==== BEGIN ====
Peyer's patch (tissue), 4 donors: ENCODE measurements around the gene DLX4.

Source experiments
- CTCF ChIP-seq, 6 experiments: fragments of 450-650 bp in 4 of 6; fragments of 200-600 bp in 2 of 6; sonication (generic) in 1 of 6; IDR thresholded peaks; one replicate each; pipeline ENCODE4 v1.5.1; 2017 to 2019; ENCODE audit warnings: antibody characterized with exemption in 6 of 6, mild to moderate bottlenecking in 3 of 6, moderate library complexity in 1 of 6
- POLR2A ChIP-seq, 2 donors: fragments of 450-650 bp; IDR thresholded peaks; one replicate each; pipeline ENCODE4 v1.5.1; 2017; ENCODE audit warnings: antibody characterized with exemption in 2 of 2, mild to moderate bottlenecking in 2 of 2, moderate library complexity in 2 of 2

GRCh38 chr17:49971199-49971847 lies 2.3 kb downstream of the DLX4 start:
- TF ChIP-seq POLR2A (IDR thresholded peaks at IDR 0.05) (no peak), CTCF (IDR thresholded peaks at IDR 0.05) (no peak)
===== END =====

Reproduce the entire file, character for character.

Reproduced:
Peyer's patch (tissue), 4 donors: ENCODE measurements around the gene DLX4.

Source experiments
- CTCF ChIP-seq, 6 experiments: fragments of 450-650 bp in 4 of 6; fragments of 200-600 bp in 2 of 6; sonication (generic) in 1 of 6; IDR thresholded peaks; one replicate each; pipeline ENCODE4 v1.5.1; 2017 to 2019; ENCODE audit warnings: antibody characterized with exemption in 6 of 6, mild to moderate bottlenecking in 3 of 6, moderate library complexity in 1 of 6
- POLR2A ChIP-seq, 2 donors: fragments of 450-650 bp; IDR thresholded peaks; one replicate each; pipeline ENCODE4 v1.5.1; 2017; ENCODE audit warnings: antibody characterized with exemption in 2 of 2, mild to moderate bottlenecking in 2 of 2, moderate library complexity in 2 of 2

GRCh38 chr17:49971199-49971847 lies 2.3 kb downstream of the DLX4 start:
- TF ChIP-seq POLR2A (IDR thresholded peaks at IDR 0.05) (no peak), CTCF (IDR thresholded peaks at IDR 0.05) (no peak)